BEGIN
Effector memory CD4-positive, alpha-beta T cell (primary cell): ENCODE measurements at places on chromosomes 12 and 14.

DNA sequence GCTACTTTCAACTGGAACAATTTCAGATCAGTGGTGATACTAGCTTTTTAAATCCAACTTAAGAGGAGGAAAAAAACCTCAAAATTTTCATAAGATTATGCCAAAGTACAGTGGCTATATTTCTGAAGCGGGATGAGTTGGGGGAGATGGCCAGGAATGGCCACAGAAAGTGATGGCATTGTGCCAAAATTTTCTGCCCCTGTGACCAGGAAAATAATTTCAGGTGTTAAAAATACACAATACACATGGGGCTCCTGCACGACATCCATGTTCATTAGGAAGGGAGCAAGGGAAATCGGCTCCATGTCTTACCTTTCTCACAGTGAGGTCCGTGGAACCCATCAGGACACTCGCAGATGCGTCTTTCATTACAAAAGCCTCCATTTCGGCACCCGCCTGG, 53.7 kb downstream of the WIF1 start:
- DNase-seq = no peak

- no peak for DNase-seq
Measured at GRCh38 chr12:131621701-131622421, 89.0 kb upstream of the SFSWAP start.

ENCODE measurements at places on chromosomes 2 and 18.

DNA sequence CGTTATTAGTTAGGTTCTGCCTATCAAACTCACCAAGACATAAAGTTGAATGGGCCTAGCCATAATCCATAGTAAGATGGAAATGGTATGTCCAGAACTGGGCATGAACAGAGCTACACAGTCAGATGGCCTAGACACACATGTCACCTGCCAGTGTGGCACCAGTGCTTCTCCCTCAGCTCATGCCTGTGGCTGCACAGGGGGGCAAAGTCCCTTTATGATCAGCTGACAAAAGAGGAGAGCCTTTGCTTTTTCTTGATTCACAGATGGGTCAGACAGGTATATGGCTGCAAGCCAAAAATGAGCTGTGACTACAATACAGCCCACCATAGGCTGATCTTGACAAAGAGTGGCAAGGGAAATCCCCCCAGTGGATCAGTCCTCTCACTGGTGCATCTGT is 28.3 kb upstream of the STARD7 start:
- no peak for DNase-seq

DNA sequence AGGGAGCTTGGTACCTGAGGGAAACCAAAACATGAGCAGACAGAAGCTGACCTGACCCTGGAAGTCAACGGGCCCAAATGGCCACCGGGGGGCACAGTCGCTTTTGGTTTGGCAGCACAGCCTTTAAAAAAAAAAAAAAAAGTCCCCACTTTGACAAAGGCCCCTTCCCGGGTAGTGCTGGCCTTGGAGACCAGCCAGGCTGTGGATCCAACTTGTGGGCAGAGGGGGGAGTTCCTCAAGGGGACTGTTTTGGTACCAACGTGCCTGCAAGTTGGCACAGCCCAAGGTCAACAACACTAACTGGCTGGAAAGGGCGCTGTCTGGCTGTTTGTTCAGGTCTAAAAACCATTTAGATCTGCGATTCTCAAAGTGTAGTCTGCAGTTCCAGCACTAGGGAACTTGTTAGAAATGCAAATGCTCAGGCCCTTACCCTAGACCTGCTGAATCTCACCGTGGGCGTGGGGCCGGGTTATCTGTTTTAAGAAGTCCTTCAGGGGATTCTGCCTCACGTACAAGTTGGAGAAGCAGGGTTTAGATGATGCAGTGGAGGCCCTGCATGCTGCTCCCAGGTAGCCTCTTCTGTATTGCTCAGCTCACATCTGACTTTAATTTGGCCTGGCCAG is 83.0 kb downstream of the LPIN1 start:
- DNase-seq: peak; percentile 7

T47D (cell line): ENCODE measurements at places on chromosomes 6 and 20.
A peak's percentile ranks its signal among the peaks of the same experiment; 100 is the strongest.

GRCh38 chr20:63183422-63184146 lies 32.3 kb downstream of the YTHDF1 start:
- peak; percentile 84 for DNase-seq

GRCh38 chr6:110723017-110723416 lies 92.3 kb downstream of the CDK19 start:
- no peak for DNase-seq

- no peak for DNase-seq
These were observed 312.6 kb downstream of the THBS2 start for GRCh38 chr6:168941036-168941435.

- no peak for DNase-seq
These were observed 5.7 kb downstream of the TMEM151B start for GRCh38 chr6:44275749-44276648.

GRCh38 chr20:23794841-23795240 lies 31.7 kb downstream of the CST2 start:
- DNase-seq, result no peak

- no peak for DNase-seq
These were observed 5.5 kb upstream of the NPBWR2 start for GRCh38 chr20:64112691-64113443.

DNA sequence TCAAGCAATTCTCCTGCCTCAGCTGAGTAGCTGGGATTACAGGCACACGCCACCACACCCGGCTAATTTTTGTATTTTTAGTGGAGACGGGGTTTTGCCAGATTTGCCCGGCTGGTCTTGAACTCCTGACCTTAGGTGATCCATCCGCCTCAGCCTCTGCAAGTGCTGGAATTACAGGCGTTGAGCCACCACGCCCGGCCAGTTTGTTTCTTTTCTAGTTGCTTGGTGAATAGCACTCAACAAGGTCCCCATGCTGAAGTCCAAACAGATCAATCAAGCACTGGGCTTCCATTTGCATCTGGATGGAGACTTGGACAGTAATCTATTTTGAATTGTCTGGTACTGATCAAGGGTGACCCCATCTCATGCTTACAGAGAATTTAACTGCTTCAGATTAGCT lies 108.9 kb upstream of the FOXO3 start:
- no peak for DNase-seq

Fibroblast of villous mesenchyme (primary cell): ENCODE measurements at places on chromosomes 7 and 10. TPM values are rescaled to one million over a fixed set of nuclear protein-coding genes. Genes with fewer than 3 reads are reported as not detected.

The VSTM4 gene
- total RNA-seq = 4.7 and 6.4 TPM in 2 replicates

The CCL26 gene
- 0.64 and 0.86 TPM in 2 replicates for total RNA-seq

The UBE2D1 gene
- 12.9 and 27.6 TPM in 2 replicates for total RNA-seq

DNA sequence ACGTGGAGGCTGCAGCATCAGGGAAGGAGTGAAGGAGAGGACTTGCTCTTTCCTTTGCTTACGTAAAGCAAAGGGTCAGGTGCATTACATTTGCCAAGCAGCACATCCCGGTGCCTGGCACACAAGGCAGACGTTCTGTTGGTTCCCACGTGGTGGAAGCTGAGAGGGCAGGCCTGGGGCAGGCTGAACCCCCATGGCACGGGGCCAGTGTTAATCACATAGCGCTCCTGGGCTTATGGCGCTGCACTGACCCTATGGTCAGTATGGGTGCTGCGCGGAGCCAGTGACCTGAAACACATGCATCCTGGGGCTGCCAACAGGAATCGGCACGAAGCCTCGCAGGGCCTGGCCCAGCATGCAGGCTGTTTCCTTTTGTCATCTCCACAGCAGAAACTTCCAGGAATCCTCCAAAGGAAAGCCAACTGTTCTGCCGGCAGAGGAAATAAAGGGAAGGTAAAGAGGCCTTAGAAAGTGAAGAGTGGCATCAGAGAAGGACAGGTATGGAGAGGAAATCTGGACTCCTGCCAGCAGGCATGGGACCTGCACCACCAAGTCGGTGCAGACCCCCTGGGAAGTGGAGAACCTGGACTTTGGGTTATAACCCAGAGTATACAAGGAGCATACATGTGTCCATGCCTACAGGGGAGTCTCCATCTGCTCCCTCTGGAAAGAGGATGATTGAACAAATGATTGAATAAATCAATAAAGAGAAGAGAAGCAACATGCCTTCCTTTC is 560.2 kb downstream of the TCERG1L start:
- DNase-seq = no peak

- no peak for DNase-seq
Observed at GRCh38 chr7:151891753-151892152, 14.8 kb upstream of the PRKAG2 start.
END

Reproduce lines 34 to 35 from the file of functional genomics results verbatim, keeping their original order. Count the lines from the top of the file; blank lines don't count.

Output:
DNA sequence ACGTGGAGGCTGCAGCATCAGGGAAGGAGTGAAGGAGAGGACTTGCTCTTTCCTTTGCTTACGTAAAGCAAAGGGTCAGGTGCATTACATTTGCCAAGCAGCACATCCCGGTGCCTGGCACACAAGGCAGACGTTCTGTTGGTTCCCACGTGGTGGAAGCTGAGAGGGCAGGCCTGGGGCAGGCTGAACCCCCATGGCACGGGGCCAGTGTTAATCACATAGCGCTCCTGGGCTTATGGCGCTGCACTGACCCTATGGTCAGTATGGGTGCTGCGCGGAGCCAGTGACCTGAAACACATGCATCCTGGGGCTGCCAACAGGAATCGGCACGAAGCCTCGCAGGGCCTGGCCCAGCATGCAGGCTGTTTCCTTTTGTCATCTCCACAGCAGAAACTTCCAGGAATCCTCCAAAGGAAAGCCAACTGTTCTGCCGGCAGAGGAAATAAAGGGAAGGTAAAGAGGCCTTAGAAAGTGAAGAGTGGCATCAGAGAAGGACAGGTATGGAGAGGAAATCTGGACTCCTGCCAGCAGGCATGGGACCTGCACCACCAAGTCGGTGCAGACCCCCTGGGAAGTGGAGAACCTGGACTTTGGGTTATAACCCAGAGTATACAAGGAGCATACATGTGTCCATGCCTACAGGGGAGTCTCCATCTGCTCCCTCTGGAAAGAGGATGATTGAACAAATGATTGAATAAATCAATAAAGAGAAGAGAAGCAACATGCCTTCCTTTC is 560.2 kb downstream of the TCERG1L start:
- DNase-seq = no peak